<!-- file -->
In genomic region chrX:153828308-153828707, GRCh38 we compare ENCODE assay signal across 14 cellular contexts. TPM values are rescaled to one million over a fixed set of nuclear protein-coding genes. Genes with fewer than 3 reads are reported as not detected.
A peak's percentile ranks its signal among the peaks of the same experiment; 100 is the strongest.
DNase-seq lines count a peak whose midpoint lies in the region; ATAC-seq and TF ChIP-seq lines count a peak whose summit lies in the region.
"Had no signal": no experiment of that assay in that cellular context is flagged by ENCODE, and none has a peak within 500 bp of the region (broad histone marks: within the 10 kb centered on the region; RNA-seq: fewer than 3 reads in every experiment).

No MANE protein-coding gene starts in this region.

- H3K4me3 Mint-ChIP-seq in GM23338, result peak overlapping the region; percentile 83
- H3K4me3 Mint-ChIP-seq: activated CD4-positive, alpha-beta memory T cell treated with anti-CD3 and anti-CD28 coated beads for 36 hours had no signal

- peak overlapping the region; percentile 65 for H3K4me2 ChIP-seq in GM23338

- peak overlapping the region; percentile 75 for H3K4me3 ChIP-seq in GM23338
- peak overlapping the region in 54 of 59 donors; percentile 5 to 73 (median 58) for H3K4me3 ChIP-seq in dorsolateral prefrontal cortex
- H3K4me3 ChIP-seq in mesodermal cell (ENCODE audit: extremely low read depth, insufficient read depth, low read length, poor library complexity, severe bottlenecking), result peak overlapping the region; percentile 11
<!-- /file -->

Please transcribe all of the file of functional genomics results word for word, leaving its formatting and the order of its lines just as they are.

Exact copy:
In genomic region chrX:153828308-153828707, GRCh38 we compare ENCODE assay signal across 14 cellular contexts. TPM values are rescaled to one million over a fixed set of nuclear protein-coding genes. Genes with fewer than 3 reads are reported as not detected.
A peak's percentile ranks its signal among the peaks of the same experiment; 100 is the strongest.
DNase-seq lines count a peak whose midpoint lies in the region; ATAC-seq and TF ChIP-seq lines count a peak whose summit lies in the region.
"Had no signal": no experiment of that assay in that cellular context is flagged by ENCODE, and none has a peak within 500 bp of the region (broad histone marks: within the 10 kb centered on the region; RNA-seq: fewer than 3 reads in every experiment).

No MANE protein-coding gene starts in this region.

- H3K4me3 Mint-ChIP-seq in GM23338, result peak overlapping the region; percentile 83
- H3K4me3 Mint-ChIP-seq: activated CD4-positive, alpha-beta memory T cell treated with anti-CD3 and anti-CD28 coated beads for 36 hours had no signal

- peak overlapping the region; percentile 65 for H3K4me2 ChIP-seq in GM23338

- peak overlapping the region; percentile 75 for H3K4me3 ChIP-seq in GM23338
- peak overlapping the region in 54 of 59 donors; percentile 5 to 73 (median 58) for H3K4me3 ChIP-seq in dorsolateral prefrontal cortex
- H3K4me3 ChIP-seq in mesodermal cell (ENCODE audit: extremely low read depth, insufficient read depth, low read length, poor library complexity, severe bottlenecking), result peak overlapping the region; percentile 11